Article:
Laois Sports Partnership is keeping Paralympic flame lit

Motivation, funding and resources needed to sustain Ireland’s enviable Paralympic record for future generations

Garrett Culleton, Laois Sports Partnership and Paralympian Ailish Dunne. Photograph: Jeff Harvey/HR Photo

Garrett Culleton, Laois Sports Partnership and Paralympian Ailish Dunne. Photograph: Jeff Harvey/HR Photo


Ireland’s Paralympic exploits of recent years have seen our athletes become as renowned and celebrated as their able-bodied counterparts on the track and field.

The summer was a perfect illustration of our increasing awareness, involvement and success in Paralympic sports as Team Ireland brought home no less than five medals - four of which were gold - from the International Paralympic Council European Championships in Swansea.

Having initially stemmed from small-scale sporting gatherings for veterans who had sustained injuries in World War II, the nascent Paralympic movement flourished into what became the world’s first Paralympic Games in 1960. From humble beginnings half a century ago, participation numbers have increased from 400 competitors representing just a handful of nations in the first games in Rome, to around 4,000 at the 2012 games in London.

Although it’s natural that decorated athletes such as Jason Smyth and Michael McKillop, who between them have amassed seven gold medals at the last two Paralympic Games in London and in Beijing, continue to dominate coverage of their sports, fellow Paralympian Garrett Culliton is more concerned with sustaining Ireland’s enviable record over future generations.

After competing in his first games in Atlanta in 1996, Culliton went on to represent his country at two further games over the course of an auspicious career. Following the 2004 games in Athens, he became heavily involved in the recruitment and coaching of fellow athletes both in the Laois Sports Partnership (LSP) and through his role as a disability officer with the Irish Sports Council (ISC).

“The concern is to try to bring up the younger group. Standards are getting tougher every time, so it’s a job in itself to keep people motivated,” says Clonaslee man Culliton, who manages an extensive network of athletes from Laois and further afield from the LSP office in Portlaoise.

“You could probably say there was a time when somebody could take up a sport and fairly quickly be in range for getting a qualifying standard, whereas nowadays to start in a sport they have to commit a couple of years to hard training before they can hit those high standards.”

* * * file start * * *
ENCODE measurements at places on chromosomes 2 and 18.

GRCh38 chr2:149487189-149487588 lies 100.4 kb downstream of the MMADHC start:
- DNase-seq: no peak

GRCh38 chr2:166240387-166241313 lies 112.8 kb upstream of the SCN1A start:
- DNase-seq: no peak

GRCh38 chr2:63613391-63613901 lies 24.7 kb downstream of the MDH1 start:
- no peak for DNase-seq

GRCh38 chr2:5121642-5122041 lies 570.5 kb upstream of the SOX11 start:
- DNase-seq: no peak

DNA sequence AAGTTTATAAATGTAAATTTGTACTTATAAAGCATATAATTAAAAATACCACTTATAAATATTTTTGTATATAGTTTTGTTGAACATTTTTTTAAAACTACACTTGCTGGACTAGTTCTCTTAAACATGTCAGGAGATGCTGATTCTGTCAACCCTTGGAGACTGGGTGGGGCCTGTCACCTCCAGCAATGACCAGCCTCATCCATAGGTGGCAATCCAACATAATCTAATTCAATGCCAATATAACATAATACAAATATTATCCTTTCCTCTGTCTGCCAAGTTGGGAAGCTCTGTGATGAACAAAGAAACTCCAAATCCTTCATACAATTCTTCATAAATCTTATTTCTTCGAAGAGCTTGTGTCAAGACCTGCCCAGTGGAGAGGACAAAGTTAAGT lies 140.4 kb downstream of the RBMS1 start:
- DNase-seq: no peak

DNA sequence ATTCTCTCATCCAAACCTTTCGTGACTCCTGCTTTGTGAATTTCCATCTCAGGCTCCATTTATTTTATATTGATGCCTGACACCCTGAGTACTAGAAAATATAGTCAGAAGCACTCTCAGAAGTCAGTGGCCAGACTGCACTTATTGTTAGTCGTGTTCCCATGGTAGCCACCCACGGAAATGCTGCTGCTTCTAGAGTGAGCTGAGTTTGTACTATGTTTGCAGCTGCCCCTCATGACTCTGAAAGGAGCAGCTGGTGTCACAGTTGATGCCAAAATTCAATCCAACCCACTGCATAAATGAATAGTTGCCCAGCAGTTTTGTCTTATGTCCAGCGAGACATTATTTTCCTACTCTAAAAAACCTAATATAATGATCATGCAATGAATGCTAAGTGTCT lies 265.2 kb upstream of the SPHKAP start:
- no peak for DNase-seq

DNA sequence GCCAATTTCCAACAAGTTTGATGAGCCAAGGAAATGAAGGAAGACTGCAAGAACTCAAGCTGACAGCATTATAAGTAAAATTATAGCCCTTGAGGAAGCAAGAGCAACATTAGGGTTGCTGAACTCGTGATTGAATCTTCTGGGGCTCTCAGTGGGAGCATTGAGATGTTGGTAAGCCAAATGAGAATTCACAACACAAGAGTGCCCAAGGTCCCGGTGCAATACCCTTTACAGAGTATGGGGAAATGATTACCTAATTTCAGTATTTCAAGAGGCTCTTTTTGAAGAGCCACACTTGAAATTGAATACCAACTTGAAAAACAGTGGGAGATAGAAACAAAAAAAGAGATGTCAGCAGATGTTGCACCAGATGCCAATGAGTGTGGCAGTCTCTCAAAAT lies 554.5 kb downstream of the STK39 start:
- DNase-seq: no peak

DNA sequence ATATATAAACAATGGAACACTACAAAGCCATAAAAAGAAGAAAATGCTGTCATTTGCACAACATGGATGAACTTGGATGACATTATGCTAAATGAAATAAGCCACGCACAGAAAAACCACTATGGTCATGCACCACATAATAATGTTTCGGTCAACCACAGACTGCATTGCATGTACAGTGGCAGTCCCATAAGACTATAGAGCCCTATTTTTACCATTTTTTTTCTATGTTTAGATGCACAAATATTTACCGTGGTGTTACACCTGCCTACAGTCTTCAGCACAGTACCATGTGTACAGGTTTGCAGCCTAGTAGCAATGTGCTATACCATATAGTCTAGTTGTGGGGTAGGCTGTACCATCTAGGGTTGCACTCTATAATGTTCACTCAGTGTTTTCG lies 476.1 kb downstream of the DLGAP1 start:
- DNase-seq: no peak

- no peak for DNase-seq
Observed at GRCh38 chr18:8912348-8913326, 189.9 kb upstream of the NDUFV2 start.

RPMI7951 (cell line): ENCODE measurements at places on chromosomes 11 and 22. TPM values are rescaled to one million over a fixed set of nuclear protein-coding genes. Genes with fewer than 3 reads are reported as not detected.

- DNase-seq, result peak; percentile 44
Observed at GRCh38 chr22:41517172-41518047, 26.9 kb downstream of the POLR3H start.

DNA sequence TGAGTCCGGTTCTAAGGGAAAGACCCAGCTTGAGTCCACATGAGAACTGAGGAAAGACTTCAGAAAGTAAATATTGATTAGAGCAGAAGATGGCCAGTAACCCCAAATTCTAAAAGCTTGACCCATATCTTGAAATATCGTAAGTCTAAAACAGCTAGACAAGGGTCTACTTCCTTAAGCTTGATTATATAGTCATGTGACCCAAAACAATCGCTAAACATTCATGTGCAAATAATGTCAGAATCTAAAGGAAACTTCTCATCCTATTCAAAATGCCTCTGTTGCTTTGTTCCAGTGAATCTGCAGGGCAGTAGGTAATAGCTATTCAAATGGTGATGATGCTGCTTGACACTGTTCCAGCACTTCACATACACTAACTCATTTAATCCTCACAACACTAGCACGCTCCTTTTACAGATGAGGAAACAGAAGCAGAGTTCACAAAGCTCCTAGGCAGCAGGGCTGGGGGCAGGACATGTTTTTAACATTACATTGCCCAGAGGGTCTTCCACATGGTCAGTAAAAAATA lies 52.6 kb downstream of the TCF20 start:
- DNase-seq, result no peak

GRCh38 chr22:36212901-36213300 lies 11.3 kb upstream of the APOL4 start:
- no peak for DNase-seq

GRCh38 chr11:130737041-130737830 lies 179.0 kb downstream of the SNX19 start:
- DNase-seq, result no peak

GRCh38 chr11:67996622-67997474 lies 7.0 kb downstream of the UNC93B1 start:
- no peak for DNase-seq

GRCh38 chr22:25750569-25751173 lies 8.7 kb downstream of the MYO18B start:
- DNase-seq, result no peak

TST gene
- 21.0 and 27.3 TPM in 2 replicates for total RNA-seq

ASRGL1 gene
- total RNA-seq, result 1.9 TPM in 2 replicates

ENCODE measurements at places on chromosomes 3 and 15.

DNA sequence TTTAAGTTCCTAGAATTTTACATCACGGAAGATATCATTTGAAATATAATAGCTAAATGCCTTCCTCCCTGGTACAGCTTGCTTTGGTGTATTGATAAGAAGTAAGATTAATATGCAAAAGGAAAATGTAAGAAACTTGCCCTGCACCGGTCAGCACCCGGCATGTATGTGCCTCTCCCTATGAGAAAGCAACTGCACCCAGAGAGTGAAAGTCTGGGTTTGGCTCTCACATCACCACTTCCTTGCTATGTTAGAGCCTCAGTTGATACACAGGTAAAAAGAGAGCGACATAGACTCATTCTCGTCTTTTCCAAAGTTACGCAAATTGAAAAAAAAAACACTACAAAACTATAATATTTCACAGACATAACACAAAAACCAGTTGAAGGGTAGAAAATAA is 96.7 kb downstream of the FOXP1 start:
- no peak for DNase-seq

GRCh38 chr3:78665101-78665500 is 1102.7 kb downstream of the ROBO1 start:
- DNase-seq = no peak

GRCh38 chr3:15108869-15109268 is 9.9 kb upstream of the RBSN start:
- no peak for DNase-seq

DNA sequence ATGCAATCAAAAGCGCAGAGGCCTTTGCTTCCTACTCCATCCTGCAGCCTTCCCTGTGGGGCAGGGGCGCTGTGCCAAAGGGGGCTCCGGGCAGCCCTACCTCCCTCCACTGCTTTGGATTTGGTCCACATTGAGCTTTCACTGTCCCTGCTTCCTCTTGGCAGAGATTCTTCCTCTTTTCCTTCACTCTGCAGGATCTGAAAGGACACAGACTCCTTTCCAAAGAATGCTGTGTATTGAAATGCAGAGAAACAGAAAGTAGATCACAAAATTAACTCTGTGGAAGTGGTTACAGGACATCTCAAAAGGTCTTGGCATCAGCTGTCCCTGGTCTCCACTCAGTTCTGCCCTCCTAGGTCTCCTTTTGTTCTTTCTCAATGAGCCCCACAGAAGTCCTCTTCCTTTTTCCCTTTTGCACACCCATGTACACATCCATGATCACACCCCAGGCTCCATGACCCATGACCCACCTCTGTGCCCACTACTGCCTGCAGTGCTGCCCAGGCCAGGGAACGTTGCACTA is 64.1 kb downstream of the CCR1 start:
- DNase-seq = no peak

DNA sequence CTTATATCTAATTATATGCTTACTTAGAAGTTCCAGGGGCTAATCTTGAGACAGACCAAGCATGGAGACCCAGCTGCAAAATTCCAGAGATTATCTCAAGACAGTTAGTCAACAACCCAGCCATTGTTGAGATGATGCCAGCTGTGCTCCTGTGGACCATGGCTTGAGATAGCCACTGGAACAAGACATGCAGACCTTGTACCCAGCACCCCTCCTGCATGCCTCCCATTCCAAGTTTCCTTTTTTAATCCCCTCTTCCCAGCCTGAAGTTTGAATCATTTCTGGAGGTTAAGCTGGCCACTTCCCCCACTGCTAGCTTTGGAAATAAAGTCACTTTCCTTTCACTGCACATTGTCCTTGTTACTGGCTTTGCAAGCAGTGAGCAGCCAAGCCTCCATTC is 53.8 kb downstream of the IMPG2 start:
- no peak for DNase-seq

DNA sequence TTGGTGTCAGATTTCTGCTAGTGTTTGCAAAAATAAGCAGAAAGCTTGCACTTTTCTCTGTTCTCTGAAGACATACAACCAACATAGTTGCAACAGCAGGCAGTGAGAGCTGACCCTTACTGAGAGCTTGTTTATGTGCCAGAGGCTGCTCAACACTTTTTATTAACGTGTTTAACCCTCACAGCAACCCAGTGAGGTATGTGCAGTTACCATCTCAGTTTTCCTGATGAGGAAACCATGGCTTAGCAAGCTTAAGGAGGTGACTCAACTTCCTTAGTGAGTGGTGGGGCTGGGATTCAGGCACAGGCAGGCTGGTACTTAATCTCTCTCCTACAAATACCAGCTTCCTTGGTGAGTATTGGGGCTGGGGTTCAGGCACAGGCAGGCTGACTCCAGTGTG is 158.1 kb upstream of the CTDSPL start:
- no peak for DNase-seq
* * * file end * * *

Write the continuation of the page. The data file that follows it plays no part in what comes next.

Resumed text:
A veritable sports all-rounder when he was younger, Culliton became wheelchair-bound following a spinal cord injury sustained during a rugby match when he was 22. Eager to turn tragedy into opportunity, he immersed himself in the world of wheelchair sports following his rehabilitation process.

“I got involved in sport more to help my balance and fitness in the chair, then it progressed that I got the standards to qualify for the big games… It’s kind of a cliché but the main thing is just to get healthy and active, then move into the more competitive side of things ,” says Culliton, who has been instrumental in the founding of various wheelchair rugby and basketball teams alongside his exploits as an accomplished discus thrower and table tennis player at international level.

The world had seemed a dark and unforgiving place for Ailish Dunne after a severe bout of vasculitis left her fully blind in 2004. Having initially struggled with her disability, Mountmellick native Dunne would go on to become one of Culliton’s greatest protégés after he contacted her to get involved in tandem cycling, discus and shotput events ongoing in her local area.

“He [GARRETT]brought me over to a competition in Tullamore in 2009, and the Paralympics manager of the time was there. What I threw in the shotput that day was the same kind of measurement as what the top people in the world were doing at the time, which I didn’t know, so by the end of that year I was put on a panel and started going off to competitions abroad,” says Dunne, who is viewed as a serious medal prospect for Rio 2016 having diverted her attentions more to discus throwing.

Despite the undoubted popularity of Paralympic sports here, a lack of funding and resources is yet another obstacle that disabled athletes must overcome. Since starting eight years ago, Culliton says the number of disability officers appointed by the ISC has dropped from 19 to 14.

“You get the funding when you’ve reached the required standard, whereas in an ideal world it should go into the grassroots to bring athletes up. It can be very difficult to reach the standard but you do get the funding to support you when you get to the top,” says Culliton.

Dunne, who has witnessed first-hand the Trojan effort put in by officers such as Cullliton, her mentor and long-time friend, is quick to pay tribute to their efforts.

“All the different achievements I’ve had, getting to go to my first games in London and everything else was because of Laois Sports Partnership and especially Garrett,” she says.

“He’s taken a job that had two people doing it at the start but now it’s only him, and you can see that he is still organising things with people from other counties not alone Laois in his own time. If he sees talent or interest, he’ll make sure they keep turning up. He just helps everybody.”